August 10th, 2021 by Kevin Box
On April 29th, 2021, Cyber Criminals were able to hack the largest fuel pipeline in the U.S. because of one password floating around on the dark web, which an employee had previously used to access the organizations' network through a Virtual Private Network (VPN). According to a recent Bloomberg article, the compromised password was part of a batch of passwords leaked to the dark web. Bloomberg Article: June 2021
I wrote about another high-profile attack in my March 2019 article published on Function4.com titled Are Your Business Printers Vulnerable To Hackers? My report outlined the fundamentals behind the Target attack in December 2013 in which Target's network was breached with stolen credentials through an HVAC sub-contractor working for Target. Both attacks cost each organization millions of dollars and, in the case of Target, well over $200 million in legal fees alone. Both security breaches were different in deployment but similar in that cybercriminals exploited unknown vulnerabilities inside each organization's network. These breaches further underscore the fine line between a secure network and a network vulnerable to an attack. Networks are only as strong as their weakest link, which is often the endpoint.
Cyberattacks are Growing!
Cyberattacks have grown exponentially since the Pandemic hit back in early 2020. Estimates show that IT Security spend will top $6 Trillion in 2021, and IDC states that 70% of the breaches will begin at the endpoint. According to CSO online, attacks on IoT (Internet of Things) devices tripled in the first half of 2019 and will continue to grow if IoT remains vulnerable. The definition of an endpoint is any node connected to the network, which includes computers, Nest-type thermostats, Ring doorbells, security cameras, and last, but certainly the most ubiquitous are printers.
Some of the biggest unknowns on any network are printers which organizations often ignore. Printers come out-of-the-box as unlocked capsules that can give cybercriminals a backdoor into your network if not properly remediated.
Once deployed, printers are, for the most part, untouched. Meaning if it isn't broke, don't fix it. Organizations will focus primarily on securing computers with anti-virus protections like Webroot or McAfee anti-virus but completely ignore securing printers even though printers are merely a computer with a Hard Drive, a BIOS, a user interface, etc.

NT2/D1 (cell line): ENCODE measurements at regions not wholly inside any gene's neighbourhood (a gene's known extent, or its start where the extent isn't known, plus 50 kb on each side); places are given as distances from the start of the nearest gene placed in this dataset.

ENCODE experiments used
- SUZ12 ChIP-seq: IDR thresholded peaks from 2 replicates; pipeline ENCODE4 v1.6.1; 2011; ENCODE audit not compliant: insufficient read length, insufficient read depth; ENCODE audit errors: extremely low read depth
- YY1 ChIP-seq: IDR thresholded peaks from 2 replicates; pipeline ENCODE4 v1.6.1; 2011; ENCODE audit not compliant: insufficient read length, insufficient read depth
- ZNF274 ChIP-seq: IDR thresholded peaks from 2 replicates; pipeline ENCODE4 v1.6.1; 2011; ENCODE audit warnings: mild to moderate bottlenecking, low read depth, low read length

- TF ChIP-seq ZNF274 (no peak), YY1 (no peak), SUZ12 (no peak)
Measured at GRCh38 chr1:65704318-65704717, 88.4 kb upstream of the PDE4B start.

So, why aren't organizations taking securing printers seriously?
The simple answer is they may not know how vulnerable printers are or believe printers aren't vulnerable to attacks because it sits behind a firewall. The truth is that firewalls are only one layer of security and not enough to protect printers from being hacked.
Juan Baskerville, a Technical Consultant with HP’s South Central US Division, counsels HP clients regularly about printer security and believes some of his clients have misconceptions about how safe printers are behind the corporate firewall. In a recent meeting with Juan in preparation to write this piece, he mentioned that “In selling printers and talking about security, one of the biggest myths that customers tell us is their printers are protected simply by putting them behind the firewall or that printers aren’t vulnerable to cyber-attacks. Many think that if the printer is on the corporate network, all threats have been neutralized. This idea assumes that punching through the firewall is the only way to penetrate a network and ignores a lot of other scenarios where the firewall is just bypassed-like phishing emails or attacks based on physical access to the device. I think anyone who takes security seriously understands that no network is absolutely secure. The best we can hope for is to protect the devices and data on the network, detect threats as they come, and recover from the damage caused as quickly as possible.”